The Empire is back.
Of course, you shouldn’t hold your breath waiting for a statewide celebration of the remarkable comeback of Southern California’s Inland Empire, which encompasses Riverside and San Bernardino counties and their 4.4 million inhabitants. When it comes to this huge section of the state – with a population greater than Oregon’s – if the good news isn’t being ignored, it’s being spun as bad.
The Inland Empire is by far California’s least fashionable region. That’s because it resembles the hotter, grittier, more working-class place the state is actually becoming, not the beautiful, wealthy place we aspire to be.
When it is growing, such gains are dismissed as unwanted or unnatural sprawl; when it struggles, such pain is considered to be penance for an impudent dystopia. The glare on the region was especially harsh during the Great Recession, with some pinning the global economic meltdown on its foreclosure crisis.
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Unfortunately, that narrative proved so durable that it’s obscured the Inland Empire’s startling recovery. An unemployment rate that topped 14 percent in late 2009 has been cut in half. Housing prices have roared back. If there really is a “California comeback” like one the governor is touting, this region is driving it.
If you live near the coast, you may not have heard that the Inland Empire has been leading the state in new business creation or in the construction of industrial space. Or that it has been consistently among the state’s leaders in job growth.
The really good news is that this turnaround is multifaceted. The region’s logistics industry, which warehouses and moves goods coming in and out of the ports, is booming, with a strong dollar boosting imports. Low gas prices are helping the region’s transportation firms and commuters. And retail is back, in a big way. The high-end grocery store Whole Foods is even making a push into the area.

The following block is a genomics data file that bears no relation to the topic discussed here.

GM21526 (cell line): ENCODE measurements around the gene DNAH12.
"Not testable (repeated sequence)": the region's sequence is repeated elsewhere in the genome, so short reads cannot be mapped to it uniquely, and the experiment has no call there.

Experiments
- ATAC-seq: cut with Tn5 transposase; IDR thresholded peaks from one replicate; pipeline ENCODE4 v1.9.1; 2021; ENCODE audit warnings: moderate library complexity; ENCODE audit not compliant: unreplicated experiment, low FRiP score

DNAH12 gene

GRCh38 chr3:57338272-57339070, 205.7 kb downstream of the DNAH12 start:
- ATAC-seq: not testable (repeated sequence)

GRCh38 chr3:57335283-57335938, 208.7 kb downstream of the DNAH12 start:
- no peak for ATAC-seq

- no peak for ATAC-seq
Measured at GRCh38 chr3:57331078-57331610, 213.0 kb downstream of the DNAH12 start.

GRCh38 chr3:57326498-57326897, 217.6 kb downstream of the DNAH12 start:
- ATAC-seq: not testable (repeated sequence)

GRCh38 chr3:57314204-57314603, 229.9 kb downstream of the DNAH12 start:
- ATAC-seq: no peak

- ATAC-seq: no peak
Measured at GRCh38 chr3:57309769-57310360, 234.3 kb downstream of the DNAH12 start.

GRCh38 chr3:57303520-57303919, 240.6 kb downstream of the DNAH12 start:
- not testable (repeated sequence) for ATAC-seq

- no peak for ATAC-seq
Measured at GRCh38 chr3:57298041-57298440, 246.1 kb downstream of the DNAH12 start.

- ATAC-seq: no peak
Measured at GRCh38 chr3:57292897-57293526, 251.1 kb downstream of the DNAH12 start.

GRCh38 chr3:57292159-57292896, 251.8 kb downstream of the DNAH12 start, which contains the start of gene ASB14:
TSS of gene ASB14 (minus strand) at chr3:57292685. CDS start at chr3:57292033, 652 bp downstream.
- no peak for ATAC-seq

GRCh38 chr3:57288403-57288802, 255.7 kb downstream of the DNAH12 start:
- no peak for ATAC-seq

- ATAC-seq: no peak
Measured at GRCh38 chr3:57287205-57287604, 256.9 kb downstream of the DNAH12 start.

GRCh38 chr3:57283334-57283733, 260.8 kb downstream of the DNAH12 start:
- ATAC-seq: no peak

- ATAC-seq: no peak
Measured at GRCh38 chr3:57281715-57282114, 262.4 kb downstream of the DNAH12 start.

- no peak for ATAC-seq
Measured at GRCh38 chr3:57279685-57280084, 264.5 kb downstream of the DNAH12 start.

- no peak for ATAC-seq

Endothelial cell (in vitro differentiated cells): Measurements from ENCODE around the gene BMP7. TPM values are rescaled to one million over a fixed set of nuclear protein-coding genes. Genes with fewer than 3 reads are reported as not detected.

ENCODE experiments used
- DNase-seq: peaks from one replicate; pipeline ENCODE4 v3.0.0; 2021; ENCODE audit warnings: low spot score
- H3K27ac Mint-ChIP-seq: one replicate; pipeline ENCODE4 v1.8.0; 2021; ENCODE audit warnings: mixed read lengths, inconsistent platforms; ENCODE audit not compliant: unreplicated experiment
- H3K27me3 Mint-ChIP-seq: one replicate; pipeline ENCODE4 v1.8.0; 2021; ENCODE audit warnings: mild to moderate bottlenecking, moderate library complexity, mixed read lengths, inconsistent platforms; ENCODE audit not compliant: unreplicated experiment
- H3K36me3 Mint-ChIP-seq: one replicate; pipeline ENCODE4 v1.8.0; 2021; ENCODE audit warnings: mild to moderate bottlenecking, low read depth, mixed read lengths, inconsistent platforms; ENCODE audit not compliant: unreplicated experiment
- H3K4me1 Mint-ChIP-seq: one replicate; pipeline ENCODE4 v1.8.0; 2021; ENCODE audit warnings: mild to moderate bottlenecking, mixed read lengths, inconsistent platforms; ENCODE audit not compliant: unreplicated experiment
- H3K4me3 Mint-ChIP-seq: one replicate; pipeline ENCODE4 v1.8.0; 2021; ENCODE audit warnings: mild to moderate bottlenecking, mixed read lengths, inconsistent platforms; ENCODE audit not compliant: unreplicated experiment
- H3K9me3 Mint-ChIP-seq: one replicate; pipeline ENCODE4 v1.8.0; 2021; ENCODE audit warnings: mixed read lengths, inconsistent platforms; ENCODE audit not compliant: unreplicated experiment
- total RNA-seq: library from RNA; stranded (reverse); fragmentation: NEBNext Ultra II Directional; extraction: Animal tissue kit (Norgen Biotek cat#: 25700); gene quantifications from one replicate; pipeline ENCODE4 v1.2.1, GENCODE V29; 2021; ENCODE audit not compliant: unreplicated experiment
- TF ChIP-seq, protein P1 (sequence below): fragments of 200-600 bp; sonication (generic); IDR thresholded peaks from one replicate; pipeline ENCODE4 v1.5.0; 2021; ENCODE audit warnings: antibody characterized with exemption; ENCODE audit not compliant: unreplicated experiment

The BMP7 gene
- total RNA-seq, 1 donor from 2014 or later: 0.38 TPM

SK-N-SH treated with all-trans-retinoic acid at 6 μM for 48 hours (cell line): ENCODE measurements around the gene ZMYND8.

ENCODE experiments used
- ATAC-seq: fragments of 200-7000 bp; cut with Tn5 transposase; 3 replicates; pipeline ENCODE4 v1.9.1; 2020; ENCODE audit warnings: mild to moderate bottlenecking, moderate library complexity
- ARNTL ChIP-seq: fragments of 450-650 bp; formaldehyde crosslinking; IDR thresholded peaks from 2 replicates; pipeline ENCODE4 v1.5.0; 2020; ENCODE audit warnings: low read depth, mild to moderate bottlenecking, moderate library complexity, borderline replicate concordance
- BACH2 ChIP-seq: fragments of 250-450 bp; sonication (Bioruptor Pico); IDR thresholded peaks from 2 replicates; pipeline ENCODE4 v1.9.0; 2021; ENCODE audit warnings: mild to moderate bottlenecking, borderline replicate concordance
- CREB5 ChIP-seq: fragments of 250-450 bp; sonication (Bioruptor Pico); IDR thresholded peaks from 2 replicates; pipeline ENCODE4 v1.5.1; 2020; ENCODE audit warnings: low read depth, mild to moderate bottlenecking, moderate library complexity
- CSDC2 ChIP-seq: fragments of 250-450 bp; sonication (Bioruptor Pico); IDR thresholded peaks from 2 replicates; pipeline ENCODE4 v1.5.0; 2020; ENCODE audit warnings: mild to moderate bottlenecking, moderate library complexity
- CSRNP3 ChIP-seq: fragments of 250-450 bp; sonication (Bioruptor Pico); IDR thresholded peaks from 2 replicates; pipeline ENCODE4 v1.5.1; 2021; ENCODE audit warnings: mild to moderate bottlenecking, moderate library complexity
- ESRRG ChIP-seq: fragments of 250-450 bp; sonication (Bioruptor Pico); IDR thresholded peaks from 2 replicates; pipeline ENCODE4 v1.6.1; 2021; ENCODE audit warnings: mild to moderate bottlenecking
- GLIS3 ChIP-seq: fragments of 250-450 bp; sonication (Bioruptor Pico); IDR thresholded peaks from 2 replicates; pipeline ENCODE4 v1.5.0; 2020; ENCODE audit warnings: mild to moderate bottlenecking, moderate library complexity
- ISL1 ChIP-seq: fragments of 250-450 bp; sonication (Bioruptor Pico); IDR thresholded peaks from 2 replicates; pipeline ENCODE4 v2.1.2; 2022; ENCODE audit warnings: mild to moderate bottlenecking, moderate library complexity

Of course, this sort of growth is considered gauche in California’s loftier (and leftier) precincts. As John Husing, chief economist at the Inland Empire Economic Partnership, has pointed out, California’s environmental regulations are essentially at war with four major sectors that could produce more prosperity in the region – logistics, construction, manufacturing and mining.
And the drought is making the region even less popular; photos of drier areas often accompany stories blaming water shortages on supposedly “limitless” growth in today’s low-growth California.
Of course, the Inland Empire still has real problems. Poverty rates are among the highest in the state. The education levels of its population are abysmal; only 1 in 5 adults have a college degree (compared to 40 percent in the Bay Area). And the region’s public health statistics are ugly, including California’s biggest shortages of primary care and specialist physicians.
The good news about all these problems is the enormous potential for improvement. The health care industry is starting to take off. The leaders of UC Riverside and Cal State San Bernardino have launched an effort to double the number of local students finishing their degrees. Some experts predict the region’s logistics growth will eventually draw more manufacturing.
If the comeback continues, the Inland Empire’s problems will have more to do with its success. Will the region run out of space for warehouses? Will rising housing costs price out too many families? Will too many people leave the expensive coast and create more traffic?
You can be sure that Californians will hear more about these problems than the successes. But these will be good problems for a region to have. As Alien Ant Farm – a band with Riverside roots – likes to sing, “These days are great. There’s work to do.”
Joe Mathews is California & innovation editor for Zócalo Public Square, for which he writes the Connecting California column.